LOCK HAVEN -- A close call earlier this year has led the a city in Clinton County to require all rentals to have carbon monoxide alarms.
It was January and several apartments above a laundromat in Lock Haven were filled with a deadly gas but no one, including the university students who lived there, knew it.
Samantha Buffington and her neighbors were dealing with the same symptoms and suspected carbon monoxide poisoning. Firefighters responded and discovered high levels of the gas. The students were taken to the hospital.
"We could have had 10 people who could have not responded to class the next morning," said Lock Haven Deputy Fire Chief Norm Wolfrom.
So fire officials went to city leaders and suggested all rentals should have carbon monoxide alarms. City council voted in favor of requiring the CO alarms and now landlords have three weeks to install the devices.
"People don't realize what happens with carbon monoxide, and it's a silent killer, you're completely unaware, for all we know we could have gone to bed and never woken up," said Buffington.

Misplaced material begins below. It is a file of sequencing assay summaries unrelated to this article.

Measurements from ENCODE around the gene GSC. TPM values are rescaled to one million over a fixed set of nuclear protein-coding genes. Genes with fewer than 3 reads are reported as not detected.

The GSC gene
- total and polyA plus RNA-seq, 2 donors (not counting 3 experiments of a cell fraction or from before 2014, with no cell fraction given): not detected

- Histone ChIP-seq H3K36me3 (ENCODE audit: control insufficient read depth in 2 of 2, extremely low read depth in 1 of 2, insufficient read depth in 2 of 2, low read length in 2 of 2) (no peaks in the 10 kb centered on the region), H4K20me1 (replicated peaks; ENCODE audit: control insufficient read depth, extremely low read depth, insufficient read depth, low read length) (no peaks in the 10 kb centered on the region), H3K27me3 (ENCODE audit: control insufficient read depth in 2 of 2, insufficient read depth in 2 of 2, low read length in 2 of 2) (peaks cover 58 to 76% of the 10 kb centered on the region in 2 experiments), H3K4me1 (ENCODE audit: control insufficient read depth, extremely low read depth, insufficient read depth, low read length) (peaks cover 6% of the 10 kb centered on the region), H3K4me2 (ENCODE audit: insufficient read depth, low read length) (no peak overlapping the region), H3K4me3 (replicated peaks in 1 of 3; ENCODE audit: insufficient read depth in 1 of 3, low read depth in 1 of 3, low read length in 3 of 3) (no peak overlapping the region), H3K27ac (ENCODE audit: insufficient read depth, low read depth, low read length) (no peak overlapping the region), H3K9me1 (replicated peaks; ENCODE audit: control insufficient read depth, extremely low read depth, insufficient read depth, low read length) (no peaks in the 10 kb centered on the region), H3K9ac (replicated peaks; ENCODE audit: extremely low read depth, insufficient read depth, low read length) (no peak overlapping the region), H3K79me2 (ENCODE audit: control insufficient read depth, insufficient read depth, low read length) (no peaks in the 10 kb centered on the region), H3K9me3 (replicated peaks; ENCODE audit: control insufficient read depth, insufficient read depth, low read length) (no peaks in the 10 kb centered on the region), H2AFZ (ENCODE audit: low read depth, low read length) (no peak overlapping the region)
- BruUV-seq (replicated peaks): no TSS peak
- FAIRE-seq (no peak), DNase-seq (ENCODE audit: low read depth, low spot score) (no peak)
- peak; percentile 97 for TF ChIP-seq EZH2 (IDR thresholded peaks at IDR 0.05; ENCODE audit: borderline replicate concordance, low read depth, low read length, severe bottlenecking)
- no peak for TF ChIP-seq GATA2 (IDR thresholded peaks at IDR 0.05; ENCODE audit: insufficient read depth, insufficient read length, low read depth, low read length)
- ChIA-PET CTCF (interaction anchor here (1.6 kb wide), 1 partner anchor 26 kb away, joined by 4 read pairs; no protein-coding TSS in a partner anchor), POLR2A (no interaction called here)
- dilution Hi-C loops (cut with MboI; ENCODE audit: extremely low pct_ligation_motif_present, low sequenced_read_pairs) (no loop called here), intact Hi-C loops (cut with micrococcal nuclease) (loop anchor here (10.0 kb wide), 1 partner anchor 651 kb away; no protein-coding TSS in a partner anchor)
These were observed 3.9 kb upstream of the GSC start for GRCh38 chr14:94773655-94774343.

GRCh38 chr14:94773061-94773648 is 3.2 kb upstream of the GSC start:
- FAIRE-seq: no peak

Walker's Hardware and Supply in Lock Haven has quite a few of carbon monoxide detectors in stock, with more on the way. The store expects quite an interest in the devices now that they are required in rental properties throughout the city, hoping to save at least one life if not more.
"Obviously it's an odorless, colorless, tasteless gas so you don't even know it's there, so you get classic symptoms of the flu," said Lock Haven Assistant Fire Chief Bob Neff.
One rental agency is wasting no time installing the devices in about more than 100 apartments it has in Lock Haven.
"The scare we had several months ago was enough for us to bite the bullet and get it done," said Debbie Barner of HTD Real Estate Rentals.